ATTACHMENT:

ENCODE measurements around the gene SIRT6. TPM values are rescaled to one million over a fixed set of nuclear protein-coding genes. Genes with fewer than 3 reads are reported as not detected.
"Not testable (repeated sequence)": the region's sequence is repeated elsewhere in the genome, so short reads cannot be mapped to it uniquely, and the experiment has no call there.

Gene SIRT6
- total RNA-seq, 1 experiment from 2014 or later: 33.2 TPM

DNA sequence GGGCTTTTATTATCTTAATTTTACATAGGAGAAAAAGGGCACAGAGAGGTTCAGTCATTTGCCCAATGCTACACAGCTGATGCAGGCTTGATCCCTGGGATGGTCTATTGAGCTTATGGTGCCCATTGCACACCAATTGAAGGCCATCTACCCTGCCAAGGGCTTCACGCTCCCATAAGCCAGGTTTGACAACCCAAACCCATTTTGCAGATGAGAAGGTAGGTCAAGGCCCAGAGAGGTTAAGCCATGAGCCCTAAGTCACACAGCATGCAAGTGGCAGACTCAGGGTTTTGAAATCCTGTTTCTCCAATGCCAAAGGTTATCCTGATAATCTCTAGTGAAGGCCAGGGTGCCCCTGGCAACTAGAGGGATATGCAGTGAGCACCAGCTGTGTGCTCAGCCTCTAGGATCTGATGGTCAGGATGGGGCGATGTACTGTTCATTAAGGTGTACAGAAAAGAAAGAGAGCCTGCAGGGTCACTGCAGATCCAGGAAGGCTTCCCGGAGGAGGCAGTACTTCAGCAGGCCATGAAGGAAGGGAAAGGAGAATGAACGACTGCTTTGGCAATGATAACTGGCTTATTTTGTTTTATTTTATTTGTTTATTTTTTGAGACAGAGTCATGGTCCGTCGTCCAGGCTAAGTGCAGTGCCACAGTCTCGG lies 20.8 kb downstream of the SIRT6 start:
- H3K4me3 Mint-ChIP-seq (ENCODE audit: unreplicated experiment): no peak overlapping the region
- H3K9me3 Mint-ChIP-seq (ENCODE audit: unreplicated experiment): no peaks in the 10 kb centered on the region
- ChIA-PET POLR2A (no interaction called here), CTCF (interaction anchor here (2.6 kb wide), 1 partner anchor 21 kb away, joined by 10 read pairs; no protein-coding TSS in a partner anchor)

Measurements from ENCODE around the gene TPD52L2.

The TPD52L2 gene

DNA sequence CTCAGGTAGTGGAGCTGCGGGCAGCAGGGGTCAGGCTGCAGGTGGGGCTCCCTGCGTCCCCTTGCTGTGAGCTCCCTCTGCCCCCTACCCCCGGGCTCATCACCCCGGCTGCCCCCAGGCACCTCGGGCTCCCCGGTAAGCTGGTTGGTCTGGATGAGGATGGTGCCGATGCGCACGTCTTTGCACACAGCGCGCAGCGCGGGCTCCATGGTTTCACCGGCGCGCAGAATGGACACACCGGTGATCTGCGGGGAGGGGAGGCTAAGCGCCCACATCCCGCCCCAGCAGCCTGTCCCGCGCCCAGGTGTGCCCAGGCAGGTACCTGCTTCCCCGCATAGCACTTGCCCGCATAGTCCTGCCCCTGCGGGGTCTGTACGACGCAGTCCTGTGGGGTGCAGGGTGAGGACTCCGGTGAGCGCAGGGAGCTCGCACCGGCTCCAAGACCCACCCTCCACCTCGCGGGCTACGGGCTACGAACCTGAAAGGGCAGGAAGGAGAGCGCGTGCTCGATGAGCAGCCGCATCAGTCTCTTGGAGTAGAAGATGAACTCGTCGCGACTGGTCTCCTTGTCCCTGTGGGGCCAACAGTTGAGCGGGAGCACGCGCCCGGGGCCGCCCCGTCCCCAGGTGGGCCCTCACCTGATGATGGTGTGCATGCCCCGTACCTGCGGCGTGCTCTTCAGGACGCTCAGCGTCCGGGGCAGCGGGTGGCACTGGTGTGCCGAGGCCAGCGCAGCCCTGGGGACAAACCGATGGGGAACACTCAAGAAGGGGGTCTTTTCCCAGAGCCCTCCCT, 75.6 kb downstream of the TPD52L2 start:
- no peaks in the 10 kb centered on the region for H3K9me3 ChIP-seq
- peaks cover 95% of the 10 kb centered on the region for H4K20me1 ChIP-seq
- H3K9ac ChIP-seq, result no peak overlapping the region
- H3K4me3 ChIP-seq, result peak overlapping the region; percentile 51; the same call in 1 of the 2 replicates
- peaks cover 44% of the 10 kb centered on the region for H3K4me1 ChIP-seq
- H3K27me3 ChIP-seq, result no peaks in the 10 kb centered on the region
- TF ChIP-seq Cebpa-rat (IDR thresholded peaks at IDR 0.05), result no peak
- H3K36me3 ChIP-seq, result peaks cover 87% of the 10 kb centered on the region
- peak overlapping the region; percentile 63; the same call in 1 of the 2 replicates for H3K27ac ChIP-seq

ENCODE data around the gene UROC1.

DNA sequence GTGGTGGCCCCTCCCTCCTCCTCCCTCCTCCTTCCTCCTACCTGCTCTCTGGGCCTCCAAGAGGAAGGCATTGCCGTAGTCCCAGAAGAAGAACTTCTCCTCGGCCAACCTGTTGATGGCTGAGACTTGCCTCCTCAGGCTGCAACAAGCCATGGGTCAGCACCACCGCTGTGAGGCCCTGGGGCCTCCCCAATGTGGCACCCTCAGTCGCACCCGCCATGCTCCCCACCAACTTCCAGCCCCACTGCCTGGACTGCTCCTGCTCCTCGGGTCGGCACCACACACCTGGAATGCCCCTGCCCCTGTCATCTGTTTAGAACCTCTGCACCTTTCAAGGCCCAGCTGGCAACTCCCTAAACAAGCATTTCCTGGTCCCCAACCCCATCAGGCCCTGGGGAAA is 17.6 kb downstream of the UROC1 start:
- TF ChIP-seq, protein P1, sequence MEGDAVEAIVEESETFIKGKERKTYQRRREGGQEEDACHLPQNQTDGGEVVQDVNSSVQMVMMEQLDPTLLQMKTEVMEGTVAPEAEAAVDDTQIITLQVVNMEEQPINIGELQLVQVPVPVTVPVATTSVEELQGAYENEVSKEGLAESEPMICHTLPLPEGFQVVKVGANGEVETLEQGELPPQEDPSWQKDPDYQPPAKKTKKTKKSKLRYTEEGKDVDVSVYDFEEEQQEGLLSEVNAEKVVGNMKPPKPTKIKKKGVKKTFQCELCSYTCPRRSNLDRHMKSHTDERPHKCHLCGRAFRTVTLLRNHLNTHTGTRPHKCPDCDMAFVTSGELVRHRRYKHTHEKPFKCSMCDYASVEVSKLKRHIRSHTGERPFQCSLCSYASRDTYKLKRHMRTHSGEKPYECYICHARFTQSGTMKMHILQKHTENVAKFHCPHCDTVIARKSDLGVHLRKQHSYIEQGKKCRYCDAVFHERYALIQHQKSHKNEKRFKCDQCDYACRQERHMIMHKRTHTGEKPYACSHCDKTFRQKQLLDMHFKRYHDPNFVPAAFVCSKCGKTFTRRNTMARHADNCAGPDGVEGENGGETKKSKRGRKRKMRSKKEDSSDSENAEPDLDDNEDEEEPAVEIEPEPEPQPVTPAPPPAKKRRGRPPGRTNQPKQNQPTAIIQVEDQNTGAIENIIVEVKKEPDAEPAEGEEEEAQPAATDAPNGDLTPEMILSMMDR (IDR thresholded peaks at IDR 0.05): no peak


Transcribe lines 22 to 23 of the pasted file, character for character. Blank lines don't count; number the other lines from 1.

DNA sequence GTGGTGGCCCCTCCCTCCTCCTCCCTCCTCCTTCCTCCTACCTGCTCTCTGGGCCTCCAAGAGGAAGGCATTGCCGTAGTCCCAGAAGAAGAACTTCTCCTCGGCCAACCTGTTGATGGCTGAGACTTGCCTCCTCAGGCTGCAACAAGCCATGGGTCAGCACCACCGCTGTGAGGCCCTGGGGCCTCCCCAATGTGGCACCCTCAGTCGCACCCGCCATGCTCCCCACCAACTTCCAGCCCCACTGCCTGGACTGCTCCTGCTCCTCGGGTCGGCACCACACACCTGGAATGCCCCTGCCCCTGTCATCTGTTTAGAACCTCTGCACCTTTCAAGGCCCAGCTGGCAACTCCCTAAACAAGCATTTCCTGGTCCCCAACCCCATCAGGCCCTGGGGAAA is 17.6 kb downstream of the UROC1 start:
- TF ChIP-seq, protein P1, sequence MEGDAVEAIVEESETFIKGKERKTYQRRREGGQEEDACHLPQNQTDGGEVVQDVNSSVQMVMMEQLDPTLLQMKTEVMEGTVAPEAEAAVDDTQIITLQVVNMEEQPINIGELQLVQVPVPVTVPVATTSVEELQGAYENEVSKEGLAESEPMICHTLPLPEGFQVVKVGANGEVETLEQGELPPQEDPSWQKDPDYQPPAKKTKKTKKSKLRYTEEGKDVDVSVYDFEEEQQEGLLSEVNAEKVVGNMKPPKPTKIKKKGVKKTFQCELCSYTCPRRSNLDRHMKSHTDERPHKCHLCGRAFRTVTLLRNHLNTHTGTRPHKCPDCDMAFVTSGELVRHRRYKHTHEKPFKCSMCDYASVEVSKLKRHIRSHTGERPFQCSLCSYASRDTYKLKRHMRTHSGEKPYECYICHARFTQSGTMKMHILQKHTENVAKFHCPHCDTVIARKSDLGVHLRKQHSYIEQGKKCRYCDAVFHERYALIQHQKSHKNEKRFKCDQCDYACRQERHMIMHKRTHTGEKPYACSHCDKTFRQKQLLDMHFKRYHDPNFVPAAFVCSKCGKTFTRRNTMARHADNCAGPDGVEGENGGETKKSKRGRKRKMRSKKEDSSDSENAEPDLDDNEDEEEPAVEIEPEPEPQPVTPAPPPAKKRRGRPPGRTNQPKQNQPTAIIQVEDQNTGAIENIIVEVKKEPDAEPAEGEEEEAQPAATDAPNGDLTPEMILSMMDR (IDR thresholded peaks at IDR 0.05): no peak